I found myself thinking how much warmer and brighter the world is because of people who build that bridge—welcoming the stranger and feeding the hungry. In this case, we were hungry for his wisdom and insight. I found myself hungrier than I knew and feasting on inspiration.

Thank you, Coach Allocco. So blessed to have your friendship and now....more inspiration.

Photo Credits
Ara
Inspiration

Sunday, May 13, 2018

A Prayer for Moms....Priests at the Wheel

Every job has its grunt work. For teachers, it's grading the interminable pile of papers. Not
all homework, tests, and quizzes can be reduced to a scantron sheet. Grading is a thankless, though necessary task—that's what grunt work is! Athletic directors find the grind in the endless scheduling of games, meets and matches—securing their location and referees—only to put out the fires when one piece of that puzzle goes missing. Every coach can name their grunt work in two seconds or less. As a cross country coach, leading runners through dynamic stretching and line drills was a drag. I was supposed to get angry when they were off task or going through the motions. I understand their importance, I just found it difficult to expend the energy to get fired up or angry. Couldn't we just run?! Today, I find the grunt work in driving the team van along the WCAL highway. Having to back this 10 passenger vehicle into a tight spot at the end of a long day put the "grunt" in the work. So where does this realization take us? Fortunately, the words of Oscar Romero taught me that the places that are tiring, demanding and unpopular, the work that is thankless and banal can also serve as the place where we are transformed. Those unlikely and unsuspecting spaces are where God can show up—in our lives in the lives of those we serve. I have a feeling that Moms already know this is true

The Salvadoran Archbishop and Martyr wrote,
How beautiful will be the day when all the baptized understand that their work, their job, is a priestly work, that just as I celebrate Mass at the altar, so each carpenter celebrates Mass at the workbench, and each metalworker, each professional, each doctor with the scalpel, the market woman at her stand, are performing a priestly office! 

How many cab drivers, I know listen to this message there in their cabs; you are a priest at the wheel, my friend, if you work with honesty, consecrating that taxi or yours to God, bearing a message of peace and love to the passengers who ride in your cab.
I hope that everyone who reads his words can discover how their job can be priestly work. For moms, that might just be inherent in the job description—knowing that one piece of the job is serving as the family taxi driver—a thankless though necessary task.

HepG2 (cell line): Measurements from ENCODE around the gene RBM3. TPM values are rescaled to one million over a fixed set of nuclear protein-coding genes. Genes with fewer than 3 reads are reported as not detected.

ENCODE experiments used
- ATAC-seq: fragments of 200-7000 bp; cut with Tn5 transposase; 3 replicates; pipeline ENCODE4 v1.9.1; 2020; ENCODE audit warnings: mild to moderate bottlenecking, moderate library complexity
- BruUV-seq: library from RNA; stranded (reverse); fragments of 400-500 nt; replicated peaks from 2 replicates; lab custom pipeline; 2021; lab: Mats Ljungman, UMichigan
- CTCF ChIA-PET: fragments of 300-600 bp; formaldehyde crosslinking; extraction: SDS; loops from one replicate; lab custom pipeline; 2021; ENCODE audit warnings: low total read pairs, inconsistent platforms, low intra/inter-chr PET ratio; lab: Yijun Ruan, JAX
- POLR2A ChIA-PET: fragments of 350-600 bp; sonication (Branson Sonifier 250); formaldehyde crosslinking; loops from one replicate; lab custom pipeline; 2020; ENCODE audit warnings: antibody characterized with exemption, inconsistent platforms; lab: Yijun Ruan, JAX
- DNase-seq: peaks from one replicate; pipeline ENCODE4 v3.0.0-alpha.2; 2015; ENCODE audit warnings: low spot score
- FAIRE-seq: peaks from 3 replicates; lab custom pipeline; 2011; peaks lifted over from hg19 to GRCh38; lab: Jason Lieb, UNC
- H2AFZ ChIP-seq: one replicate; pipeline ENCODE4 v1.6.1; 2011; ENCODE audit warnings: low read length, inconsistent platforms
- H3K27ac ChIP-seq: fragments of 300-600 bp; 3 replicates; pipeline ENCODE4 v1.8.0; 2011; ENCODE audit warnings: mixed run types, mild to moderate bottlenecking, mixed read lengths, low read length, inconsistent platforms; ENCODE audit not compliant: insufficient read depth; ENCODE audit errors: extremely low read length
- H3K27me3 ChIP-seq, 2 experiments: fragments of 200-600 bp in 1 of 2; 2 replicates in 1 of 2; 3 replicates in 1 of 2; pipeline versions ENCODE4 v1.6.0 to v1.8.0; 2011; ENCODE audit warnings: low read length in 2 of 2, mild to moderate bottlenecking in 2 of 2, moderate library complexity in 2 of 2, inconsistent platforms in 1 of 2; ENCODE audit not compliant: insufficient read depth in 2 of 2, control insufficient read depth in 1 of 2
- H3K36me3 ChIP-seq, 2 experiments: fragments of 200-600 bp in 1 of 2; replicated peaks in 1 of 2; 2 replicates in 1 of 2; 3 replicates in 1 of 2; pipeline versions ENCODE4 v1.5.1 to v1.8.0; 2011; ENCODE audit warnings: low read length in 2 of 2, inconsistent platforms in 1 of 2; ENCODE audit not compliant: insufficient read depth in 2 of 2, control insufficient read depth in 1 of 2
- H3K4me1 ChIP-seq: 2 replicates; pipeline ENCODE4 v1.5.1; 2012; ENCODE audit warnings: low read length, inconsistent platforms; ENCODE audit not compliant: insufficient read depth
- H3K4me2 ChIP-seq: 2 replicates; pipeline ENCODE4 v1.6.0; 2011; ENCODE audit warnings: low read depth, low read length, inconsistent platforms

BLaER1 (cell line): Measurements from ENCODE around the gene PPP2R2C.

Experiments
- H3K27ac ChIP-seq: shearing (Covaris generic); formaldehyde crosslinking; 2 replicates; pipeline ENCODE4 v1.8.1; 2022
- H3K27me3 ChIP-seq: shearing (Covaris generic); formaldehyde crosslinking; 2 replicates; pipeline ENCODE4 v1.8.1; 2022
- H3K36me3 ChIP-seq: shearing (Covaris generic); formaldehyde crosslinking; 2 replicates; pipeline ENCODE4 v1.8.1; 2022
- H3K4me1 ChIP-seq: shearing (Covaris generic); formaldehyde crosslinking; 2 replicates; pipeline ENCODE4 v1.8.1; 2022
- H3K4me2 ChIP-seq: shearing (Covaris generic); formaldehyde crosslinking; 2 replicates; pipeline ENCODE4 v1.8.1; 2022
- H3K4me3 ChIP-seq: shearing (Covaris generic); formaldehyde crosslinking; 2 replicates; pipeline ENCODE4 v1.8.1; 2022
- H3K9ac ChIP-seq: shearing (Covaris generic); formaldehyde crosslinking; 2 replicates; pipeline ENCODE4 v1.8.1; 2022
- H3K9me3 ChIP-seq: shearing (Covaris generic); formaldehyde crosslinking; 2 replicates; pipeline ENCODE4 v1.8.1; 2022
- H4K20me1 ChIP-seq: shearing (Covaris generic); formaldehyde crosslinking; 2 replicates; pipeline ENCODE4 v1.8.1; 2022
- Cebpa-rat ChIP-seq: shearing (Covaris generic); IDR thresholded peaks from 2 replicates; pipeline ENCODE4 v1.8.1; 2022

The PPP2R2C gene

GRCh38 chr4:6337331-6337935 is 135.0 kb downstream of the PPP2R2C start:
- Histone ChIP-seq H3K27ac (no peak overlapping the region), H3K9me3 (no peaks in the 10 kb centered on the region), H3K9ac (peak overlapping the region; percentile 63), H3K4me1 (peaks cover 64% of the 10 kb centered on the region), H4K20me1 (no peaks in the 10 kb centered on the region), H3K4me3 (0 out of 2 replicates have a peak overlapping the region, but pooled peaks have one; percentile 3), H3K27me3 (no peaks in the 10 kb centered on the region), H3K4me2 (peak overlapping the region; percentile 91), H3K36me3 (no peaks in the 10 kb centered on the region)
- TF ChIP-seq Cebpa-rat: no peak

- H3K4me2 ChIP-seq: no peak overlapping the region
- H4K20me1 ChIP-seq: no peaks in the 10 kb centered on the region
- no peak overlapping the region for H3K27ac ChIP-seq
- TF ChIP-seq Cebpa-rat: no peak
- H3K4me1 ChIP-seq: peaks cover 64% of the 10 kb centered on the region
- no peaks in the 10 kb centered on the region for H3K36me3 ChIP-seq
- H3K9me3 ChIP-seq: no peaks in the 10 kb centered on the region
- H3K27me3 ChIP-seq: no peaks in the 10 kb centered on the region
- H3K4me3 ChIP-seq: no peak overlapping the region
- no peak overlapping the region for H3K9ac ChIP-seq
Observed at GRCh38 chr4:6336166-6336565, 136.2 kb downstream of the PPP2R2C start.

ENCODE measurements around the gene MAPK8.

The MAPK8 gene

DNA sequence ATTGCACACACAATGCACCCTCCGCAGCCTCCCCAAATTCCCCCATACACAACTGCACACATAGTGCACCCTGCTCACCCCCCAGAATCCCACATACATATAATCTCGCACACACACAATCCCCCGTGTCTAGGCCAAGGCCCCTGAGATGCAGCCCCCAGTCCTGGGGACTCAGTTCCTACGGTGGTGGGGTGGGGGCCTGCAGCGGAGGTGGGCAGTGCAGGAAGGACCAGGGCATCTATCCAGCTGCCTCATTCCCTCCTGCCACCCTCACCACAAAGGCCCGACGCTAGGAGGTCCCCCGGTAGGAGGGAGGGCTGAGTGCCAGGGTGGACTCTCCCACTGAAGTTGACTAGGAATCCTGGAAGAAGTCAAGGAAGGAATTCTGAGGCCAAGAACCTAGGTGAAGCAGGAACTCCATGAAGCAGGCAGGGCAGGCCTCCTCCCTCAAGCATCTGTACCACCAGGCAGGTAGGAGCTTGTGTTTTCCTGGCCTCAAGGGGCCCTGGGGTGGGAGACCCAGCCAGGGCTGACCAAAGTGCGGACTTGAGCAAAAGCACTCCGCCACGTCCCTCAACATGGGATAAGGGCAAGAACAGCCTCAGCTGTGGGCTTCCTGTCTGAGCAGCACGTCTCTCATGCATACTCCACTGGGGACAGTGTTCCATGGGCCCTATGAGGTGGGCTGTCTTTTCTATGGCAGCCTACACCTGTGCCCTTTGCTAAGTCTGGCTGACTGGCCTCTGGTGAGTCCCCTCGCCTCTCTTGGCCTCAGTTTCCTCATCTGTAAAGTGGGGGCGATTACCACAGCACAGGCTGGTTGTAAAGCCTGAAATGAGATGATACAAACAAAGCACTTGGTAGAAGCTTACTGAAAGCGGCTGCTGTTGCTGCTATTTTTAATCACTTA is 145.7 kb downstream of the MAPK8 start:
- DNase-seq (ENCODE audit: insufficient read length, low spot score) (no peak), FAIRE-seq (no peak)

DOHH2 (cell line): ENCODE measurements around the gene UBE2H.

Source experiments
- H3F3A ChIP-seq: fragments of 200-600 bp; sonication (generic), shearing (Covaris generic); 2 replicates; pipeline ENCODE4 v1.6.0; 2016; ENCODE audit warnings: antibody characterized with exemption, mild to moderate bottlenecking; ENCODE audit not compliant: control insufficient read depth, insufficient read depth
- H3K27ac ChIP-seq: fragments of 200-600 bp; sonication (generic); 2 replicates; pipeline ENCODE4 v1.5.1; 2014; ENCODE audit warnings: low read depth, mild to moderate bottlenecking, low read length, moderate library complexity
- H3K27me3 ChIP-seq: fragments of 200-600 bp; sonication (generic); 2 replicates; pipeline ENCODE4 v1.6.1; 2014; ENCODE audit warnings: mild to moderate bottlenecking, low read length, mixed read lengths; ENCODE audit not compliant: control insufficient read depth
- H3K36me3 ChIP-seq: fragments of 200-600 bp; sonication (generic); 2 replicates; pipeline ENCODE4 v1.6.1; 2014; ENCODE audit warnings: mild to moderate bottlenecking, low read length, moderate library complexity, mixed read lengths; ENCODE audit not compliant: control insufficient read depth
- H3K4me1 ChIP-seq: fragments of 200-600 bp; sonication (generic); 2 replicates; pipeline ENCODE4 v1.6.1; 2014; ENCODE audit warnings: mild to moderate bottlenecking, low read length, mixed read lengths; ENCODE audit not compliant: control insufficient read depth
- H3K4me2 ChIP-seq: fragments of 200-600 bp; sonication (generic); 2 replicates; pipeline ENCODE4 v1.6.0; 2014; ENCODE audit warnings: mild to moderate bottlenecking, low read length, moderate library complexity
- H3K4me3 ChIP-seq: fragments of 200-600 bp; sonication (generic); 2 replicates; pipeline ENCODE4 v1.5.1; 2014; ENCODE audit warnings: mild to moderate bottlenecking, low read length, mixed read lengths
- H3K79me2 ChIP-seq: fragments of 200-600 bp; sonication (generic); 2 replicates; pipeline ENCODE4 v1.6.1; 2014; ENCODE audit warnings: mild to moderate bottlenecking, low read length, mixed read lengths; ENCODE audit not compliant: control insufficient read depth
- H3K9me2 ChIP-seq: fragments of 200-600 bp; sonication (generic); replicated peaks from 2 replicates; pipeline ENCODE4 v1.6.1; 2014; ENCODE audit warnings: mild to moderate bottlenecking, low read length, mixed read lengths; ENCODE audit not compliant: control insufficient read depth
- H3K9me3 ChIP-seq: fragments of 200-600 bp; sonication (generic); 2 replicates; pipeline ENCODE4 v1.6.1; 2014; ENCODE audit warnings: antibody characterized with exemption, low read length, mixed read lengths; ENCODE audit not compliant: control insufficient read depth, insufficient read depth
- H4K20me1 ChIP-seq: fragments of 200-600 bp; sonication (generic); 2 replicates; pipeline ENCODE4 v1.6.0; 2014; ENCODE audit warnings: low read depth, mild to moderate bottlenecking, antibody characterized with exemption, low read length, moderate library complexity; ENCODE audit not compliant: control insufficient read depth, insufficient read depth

I too have a sense of this responsibility as a coach. Driving the team van to practice and to matches, I have listened to many candid conversations—some which sought my opinion and others in which it was unwelcome. I have had to discern when to respond and when to just keep listening. I want the team van to be a place where my golfers can be themselves, where they can be honest and open and allow others to do the same. The van can be a place where student-athletes can vent and work through questions and quagmires, but it also ought to be a place that doesn't grow negative or ungrateful. I have no tolerance for disrespect or entitlement. I remind my golfers that Mean people suck. We are called to so much more....and so am I.

Romero states that one's taxi—for me, it's a van—can be a transformative place and space. The shared ride can yield messages of peace and love. Wow. God can do that work—all I need to do is hand that over to God—God will take the wheel on that one. This might be an important message for Moms to hear.
And, I write this piece on Mother's Day because I know just how many Moms shuttle their children to and from school, practice and games. Though the responsibilities of parenting and (hopefully) increasingly more equitable, I think back to my experience on JV Tennis at Carondelet. During my freshman year, we got to our matches thanks to the taxing of moms. I made it to every swim practice and swim meet, basketball game and Irish dancing because of my mom. The term "soccer mom" (though often not a positive moniker) doesn't exist for nothing. The women who have helped children learn a sport, master a skill, become a member of a team and pursue a dream are honored today—as they should be. They have taken us there and home, allowing us to talk, listen, vent and celebrate—with a message of love.  Being a mom is so much more than being a taxi driver (though I know how many feel reduced to that job—replete with grunt work). No, theirs too is a priestly office. Thank you, Mom. 

Photo Credits
Celebrate Grunt Work

Wednesday, May 9, 2018

Vocations Promotion Day 2018: The Heart Speaks